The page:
By Hameed Orayzi, Camp Liberty resident
“The opposite of love is not hate; it is indifference” – Elie Wiesel
Indifference about human beings getting killed throughout history has led to catastrophes not only far from humanity’s pride, but in fact deep disgraces for the account of all mankind. One can cite such an example of the massacre of Jews by the Nazis that led to the Holocaust and the slaughtering of millions of innocent human beings. This event will always touch the conscience of every human being. How can one be indifferent to the pain and suffering of another human being, and still care less about it? I believe the killing of one human being is equal to the killing of all mankind, because a human being beholds all the values and qualities of the evolution of the entire universe; of course, the universe to the extent that we know of so far. Thus, indifference regarding the killing and cruelty against a human being is in itself the killing of all the elements of universal evolution. If we choose to not enter a philosophical discussion, in one sentence I can say that ‘We are all One’, and this should remind each and every one of us the humane responsibilities we bear.
Nearly 2,900 Iranian dissidents in Iraq are living in a prison-like camp that is ironically named “Liberty”. This camp was dubbed by Mayor Rudy Giuliani as a concentration camp, and the residents are under such harsh inhumane conditions that former Obama administration national security advisor General James Jones describes it as worse than Guantanamo Bay. The residents of this camp are even deprived of the basic rights that any prisoner enjoys even under dictatorial regimes. They are not only banned from meeting with their lawyers, but are even deprived of seeing their own family members, and it has been years since they have been placed under this cruel siege. Recently, the Iraqi government has taken another significant step in escalating the imposition of the most inhumane limitations on these individuals, barring their access to medical services. Such hideous conduct is considered crime against humanity under all international customs and standards. Forcing a population to suffer, with one third being women and a large number still in serious pain from wounds they’ve suffered in previous attacks by Iraqi forces truly breaks the heart of every human being.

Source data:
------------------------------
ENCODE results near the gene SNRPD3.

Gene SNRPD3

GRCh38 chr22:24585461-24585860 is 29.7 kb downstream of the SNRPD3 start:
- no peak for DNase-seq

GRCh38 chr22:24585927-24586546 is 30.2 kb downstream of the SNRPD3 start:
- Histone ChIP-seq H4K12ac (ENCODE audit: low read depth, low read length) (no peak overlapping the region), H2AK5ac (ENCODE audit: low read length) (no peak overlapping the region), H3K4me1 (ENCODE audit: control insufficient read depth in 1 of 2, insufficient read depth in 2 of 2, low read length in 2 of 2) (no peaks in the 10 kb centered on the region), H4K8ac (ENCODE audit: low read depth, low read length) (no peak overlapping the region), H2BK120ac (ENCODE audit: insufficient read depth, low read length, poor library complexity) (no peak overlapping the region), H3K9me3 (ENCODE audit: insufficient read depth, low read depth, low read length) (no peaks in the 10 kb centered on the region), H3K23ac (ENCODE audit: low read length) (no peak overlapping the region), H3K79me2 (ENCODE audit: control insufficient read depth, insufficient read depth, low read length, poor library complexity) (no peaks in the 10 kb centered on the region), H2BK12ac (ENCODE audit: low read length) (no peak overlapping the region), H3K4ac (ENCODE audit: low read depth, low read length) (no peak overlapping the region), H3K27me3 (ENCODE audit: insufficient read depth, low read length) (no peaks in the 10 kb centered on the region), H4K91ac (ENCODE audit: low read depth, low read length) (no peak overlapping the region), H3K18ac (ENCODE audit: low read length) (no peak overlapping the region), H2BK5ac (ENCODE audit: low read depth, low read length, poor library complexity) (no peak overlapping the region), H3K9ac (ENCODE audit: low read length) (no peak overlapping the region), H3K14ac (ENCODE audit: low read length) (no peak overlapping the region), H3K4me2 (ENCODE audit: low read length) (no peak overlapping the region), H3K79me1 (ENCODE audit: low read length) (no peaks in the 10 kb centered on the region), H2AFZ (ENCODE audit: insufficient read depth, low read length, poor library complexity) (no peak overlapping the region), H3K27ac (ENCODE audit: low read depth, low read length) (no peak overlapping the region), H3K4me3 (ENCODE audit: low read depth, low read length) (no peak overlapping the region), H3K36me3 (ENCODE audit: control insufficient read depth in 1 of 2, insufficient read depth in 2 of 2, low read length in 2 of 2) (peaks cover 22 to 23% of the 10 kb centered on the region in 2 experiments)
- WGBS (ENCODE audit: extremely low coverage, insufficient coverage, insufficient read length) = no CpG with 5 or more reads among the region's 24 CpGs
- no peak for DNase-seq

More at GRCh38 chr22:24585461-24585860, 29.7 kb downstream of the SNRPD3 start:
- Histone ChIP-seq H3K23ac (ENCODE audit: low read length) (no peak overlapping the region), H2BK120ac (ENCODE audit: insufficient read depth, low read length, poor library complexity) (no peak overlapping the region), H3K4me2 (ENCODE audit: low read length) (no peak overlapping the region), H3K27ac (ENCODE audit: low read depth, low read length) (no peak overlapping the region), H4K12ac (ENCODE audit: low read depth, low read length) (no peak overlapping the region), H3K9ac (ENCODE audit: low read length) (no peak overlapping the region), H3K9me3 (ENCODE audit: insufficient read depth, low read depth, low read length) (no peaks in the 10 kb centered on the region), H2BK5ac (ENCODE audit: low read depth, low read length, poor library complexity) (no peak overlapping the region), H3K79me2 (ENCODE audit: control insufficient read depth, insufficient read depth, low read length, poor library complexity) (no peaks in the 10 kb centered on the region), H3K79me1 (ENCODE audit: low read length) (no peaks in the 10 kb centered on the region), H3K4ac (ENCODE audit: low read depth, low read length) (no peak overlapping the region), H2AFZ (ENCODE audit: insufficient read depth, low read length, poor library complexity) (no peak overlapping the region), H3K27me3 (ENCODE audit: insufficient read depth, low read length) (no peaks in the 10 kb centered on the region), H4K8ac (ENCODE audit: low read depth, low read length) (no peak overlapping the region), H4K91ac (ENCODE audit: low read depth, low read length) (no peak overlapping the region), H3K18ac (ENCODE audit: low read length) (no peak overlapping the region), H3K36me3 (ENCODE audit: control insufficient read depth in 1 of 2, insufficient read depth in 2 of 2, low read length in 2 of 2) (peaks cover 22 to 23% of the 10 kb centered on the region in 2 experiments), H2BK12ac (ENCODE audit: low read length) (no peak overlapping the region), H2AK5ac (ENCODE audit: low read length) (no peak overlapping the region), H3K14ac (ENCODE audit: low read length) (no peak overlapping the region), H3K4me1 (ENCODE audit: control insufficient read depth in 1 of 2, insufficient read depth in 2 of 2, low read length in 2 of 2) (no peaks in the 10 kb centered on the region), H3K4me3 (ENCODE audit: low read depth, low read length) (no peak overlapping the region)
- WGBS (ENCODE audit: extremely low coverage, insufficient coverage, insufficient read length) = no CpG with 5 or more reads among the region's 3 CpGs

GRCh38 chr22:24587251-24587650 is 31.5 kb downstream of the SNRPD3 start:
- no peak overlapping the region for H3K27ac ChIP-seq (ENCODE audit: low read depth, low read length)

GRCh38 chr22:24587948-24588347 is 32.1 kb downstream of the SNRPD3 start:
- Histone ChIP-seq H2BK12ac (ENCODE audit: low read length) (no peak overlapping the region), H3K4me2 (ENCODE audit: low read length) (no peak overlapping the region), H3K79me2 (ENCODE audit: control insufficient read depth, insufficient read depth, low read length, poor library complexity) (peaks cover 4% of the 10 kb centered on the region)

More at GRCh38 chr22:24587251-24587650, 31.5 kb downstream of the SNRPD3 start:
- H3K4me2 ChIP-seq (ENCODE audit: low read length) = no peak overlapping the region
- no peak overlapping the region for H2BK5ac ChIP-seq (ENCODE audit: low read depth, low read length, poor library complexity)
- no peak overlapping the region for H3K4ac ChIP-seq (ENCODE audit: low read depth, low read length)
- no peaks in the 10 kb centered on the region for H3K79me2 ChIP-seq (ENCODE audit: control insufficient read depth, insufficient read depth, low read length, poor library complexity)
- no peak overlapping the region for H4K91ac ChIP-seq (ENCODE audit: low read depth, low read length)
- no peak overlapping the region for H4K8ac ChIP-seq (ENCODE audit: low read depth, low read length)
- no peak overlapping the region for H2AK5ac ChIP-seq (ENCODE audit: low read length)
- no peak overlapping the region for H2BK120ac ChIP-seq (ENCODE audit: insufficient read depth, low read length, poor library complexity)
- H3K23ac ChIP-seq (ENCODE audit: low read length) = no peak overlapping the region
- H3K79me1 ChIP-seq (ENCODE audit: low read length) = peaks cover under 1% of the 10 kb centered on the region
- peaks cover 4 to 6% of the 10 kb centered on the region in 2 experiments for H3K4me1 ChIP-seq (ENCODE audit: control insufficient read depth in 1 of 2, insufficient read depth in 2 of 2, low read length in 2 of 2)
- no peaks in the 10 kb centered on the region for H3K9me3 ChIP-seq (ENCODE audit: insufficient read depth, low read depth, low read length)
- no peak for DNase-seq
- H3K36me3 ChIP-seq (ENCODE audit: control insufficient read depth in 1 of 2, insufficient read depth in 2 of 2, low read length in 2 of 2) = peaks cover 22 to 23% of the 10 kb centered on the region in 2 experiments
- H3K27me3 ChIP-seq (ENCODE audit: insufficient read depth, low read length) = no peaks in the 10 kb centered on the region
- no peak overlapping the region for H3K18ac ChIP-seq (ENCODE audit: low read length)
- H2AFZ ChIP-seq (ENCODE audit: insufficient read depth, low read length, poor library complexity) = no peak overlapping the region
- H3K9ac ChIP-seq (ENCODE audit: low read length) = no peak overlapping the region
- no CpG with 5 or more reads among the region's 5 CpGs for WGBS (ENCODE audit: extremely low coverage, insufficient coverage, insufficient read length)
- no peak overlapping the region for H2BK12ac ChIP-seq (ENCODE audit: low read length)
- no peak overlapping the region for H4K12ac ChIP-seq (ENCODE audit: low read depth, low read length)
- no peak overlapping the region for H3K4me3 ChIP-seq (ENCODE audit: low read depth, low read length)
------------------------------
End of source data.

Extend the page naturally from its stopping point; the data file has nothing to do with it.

To this day alone 18 of these residents have suffered to death due to these medical restrictions. One of them was friend of mine, Mehdi Fat’hi, who lost his life due to the gruesome medical blockade.
If we accept that all of us are of ‘One’, then how can we remain indifferent in the face of innocent human beings suffering to death. With our global solidarity we can be the strongest voice to say enough is enough and we can no longer tolerate this. Whatever it takes we will bring down this wall. To those who commit these inhumane and war crimes I say: rest assured, sooner or later, humanity will bring you to justice. These efforts will most definitely continue until justice is served.
Hameed Orayzi, resident of Camp Liberty, was a student in Louisiana State University (LSU) medical school before deciding to join the PMOI in the struggle for freedom, a choice he made after becoming aware of the suppression and mass executions carried out by the mullahs ruling Iran.
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